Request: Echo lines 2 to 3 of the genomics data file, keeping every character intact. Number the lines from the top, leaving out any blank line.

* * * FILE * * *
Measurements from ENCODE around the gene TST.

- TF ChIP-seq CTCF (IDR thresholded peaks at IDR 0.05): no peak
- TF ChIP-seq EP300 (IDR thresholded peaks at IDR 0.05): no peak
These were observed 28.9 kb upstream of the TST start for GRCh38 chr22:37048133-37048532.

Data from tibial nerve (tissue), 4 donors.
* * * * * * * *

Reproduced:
- TF ChIP-seq CTCF (IDR thresholded peaks at IDR 0.05): no peak
- TF ChIP-seq EP300 (IDR thresholded peaks at IDR 0.05): no peak